This is a testimonial piece by Chicago Theatre Community member Robin Minkens, who had a multi-year experience with Trap Door Theatre, a local storefront theatre. This is a personal experience, told from a single perspective. These pieces by their nature, and per our mission, are subjective by intention. *Rescripted has not independently verified the details in this testimonial. The opinions in this piece belong solely to the author. This is not reporting, but community support. Our aim as always is to amplify those who do not have a platform, and to empower the experience of the artist.
Editor’s Note: Robin came to me through Facebook at the end of April because she had seen my own testimonials on social media. Robin had recorded her experience in a draft, and was wondering if her experience had merit, and if it would be beneficial to share it with others. At that time, she did not know that I was an editor, or of the existence of Rescripted. When I had read the entirety of her story, I was appalled. What captured me about Robin’s testimonial is that it is a story many of us have lived through. Emerging into a professional theatre scene with abundant hopes and dreams, only to encounter prejudice, maltreatment, and gaslighting. The commonalities in this piece are harrowing to me, because they require us to accept that the way we have been working is not ethical. The experiences we have endured are not acceptable. This piece is a death by a thousand paper cuts. I encourage you to read it to the end. This is Part One, and you can access Part Two by clicking this link.
This post is to share my experience, from the point of view of a woman of color, born and raised on the south side of Chicago, working at Trap Door Theatre. I have had the privilege of working at a variety of theaters in the Chicagoland area since graduating in 2017. The extra layer of education that comes with applying what you have learned in college is very helpful, but there is no rehearsal for the real world and its surprises. This is an outline of blatant neglect and unprofessionalism, the story of how a theatre company played a game with my trauma and forged an alliance with the person who violated my boundaries. The telling of how a theater company could not have your best interest at heart if it gets in the way of their power, ability to control you, and their egos. These events have taken place over the course of three years.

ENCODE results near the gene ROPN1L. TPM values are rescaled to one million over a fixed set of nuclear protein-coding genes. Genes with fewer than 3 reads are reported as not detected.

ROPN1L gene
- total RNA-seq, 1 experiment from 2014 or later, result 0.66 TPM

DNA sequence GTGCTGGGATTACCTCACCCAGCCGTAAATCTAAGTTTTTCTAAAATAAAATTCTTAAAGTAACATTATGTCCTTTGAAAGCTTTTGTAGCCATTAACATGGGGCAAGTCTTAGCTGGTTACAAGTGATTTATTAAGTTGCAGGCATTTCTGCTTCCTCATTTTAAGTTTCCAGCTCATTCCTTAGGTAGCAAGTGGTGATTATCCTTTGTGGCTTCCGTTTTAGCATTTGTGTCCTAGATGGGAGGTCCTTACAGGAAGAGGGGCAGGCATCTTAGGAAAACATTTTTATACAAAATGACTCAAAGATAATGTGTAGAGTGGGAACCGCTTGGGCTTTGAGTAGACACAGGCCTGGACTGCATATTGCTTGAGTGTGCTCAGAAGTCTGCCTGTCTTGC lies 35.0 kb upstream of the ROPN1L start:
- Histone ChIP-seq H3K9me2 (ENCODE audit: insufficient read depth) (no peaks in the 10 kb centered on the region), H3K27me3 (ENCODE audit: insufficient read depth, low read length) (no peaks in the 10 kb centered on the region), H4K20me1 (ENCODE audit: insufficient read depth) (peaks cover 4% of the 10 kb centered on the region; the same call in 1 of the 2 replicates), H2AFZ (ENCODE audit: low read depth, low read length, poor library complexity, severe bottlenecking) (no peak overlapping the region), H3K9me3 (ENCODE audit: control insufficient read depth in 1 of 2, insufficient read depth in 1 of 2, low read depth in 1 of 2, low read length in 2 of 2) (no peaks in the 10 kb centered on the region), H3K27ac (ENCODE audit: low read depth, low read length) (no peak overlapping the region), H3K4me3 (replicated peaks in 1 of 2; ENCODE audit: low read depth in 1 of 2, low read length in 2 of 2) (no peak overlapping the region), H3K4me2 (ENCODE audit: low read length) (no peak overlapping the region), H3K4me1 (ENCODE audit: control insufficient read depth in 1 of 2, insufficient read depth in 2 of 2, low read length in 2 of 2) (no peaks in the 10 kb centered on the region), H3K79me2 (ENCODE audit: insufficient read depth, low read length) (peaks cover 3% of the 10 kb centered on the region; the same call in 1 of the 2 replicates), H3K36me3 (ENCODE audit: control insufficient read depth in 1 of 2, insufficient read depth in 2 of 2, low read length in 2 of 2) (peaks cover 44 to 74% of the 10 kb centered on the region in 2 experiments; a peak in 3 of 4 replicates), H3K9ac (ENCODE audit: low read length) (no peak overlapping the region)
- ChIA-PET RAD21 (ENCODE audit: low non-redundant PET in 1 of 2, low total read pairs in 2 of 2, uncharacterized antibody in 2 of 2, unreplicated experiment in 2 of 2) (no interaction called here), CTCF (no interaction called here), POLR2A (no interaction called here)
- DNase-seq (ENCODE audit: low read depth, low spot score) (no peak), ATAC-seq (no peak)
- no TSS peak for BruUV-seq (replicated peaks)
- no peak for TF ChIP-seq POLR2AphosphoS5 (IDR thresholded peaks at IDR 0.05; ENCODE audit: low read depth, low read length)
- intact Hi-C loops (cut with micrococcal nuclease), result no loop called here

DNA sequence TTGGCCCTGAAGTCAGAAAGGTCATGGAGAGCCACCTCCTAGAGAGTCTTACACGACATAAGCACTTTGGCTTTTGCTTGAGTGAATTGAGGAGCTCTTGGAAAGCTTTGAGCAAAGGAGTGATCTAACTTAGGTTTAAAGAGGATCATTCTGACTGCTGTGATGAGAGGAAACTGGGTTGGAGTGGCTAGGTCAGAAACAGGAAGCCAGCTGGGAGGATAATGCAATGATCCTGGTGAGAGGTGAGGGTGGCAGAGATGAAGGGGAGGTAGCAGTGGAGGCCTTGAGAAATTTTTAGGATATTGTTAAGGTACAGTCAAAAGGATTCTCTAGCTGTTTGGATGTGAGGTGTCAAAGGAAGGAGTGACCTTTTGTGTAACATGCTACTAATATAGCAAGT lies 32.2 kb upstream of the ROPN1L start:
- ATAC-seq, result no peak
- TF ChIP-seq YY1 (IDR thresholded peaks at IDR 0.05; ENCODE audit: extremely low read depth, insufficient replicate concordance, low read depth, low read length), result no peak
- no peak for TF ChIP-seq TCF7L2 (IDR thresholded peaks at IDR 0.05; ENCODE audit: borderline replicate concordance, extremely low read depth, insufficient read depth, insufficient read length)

I would hear about Trap Door rarely casting people of color, but I figured I had survived a predominantly white conservatory B.F.A theatre program, and a semester in Moscow, Russia. This would be an opportunity to grow in my artistry. After much contemplation, I learned that this is much bigger than myself. I was very hurt by these circumstances, but what about future aspiring artists moving to Chicago, possibly fresh out of their collegiate career?
I have been taught to journal my entire life, and after reflecting on my journal entries regarding Trap Door I realized something was very wrong. There has been a theme that Black women are strong and do not experience the same level of pain and trauma as other ethnicities- this is a common misconception black women face in most institutions. This is a warning to people of color, for what I am about to tell you can happen anywhere.
From my experience, I learned that this company abused their power and my emotional tolerances. My dream with Trap Door turned out to be a nightmare, where I learned what I was willing to tolerate for my artistic passions. I have experienced deliberate gaslighting, assault, sabotage from my peers and leadership, accompanied by poor communication and malicious gossip. Continue reading “Common Traps for The Aspiring Artist, A Testimonial at Trap Door Theatre”